I am currently seeking motivated Ph.D. students to join the Konecky lab at Washington University in St. Louis in Fall 2019. If you’re interested in tropical climate or paleoclimate, especially via biomarkers, light stable isotopes, and/or models, please get in touch: bkonecky at wustl dot edu. In your email, please describe your interests and background, and attach a resume or CV if you have one.
Potential project topics include the following, but feel free to pitch your own idea. See my Research Interests for more information.
The modern tropical water cycle
- Continental moisture recycling and African climate. How does moisture from the Congo rainforest contribute to rainfall variability and agricultural decision-making in western Uganda? How do the dynamics of seasonal wetlands influence land-atmosphere feedbacks in semi-arid Botswana? Current opportunities include water isotope, meteorological, and remote sensing observations in western Uganda as part of a newly funded initiative to understand rainfall variability and agricultural decision-making. This project will be in partnership with physical and human geographers at the University of Colorado, University of New Hampshire, and Georgia State. More info here.
Ancient climates and environments
- Modern calibration and proxy system modeling of leaf wax hydrogen isotopes. Can we quantify uncertainties (structural as well as parametric) on leaf wax hydrogen isotopes using a forward model embedded in a GCM? How much uncertainty is reduced when we add rich new measurements of modern tropical plants, soils, and waters? Current opportunities include greenhouse studies and model investigations.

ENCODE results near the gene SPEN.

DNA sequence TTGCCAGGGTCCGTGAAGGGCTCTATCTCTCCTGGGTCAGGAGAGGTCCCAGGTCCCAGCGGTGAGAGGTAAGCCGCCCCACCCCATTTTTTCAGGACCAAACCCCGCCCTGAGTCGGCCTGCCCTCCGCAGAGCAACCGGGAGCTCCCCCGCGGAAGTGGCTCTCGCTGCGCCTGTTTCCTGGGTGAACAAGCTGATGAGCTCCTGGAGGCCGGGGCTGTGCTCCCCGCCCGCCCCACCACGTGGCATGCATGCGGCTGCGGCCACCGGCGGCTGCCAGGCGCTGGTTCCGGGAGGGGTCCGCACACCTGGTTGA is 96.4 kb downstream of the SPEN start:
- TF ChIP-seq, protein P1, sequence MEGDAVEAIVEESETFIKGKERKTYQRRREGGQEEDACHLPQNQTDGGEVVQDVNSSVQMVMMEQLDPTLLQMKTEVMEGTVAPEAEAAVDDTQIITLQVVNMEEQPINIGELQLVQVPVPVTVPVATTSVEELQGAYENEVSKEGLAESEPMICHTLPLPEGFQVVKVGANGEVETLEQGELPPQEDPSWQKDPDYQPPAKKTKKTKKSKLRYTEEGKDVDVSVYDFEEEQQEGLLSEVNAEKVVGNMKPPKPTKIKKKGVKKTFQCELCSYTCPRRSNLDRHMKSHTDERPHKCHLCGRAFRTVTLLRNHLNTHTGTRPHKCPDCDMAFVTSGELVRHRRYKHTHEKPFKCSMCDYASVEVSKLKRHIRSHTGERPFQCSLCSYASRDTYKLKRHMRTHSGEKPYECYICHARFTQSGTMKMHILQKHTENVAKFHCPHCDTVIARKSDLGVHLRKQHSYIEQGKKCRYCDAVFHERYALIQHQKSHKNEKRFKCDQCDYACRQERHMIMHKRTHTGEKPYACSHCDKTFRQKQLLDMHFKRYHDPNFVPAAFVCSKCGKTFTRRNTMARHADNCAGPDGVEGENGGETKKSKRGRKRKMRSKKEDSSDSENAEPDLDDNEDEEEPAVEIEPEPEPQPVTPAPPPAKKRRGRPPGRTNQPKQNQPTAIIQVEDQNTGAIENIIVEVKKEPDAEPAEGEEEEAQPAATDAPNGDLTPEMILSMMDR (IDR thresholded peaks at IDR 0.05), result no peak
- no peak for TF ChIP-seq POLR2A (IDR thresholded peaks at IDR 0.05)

Earth system modeling and data synthesis
- Synthesis of hydroclimate proxy records and comparison with isotope-enabled climate model simulations. What physical mechanisms of climate variability and change, explored using models, can explain observations in the geologic record? I am especially interested in the past millennium, the Holocene, and the Last Glacial Maximum. Current opportunities include analysis of existing/upcoming simulations of the LGM and the past millennium, and data synthesis-model comparison of the past 2,000 years using the brand new Iso2k database.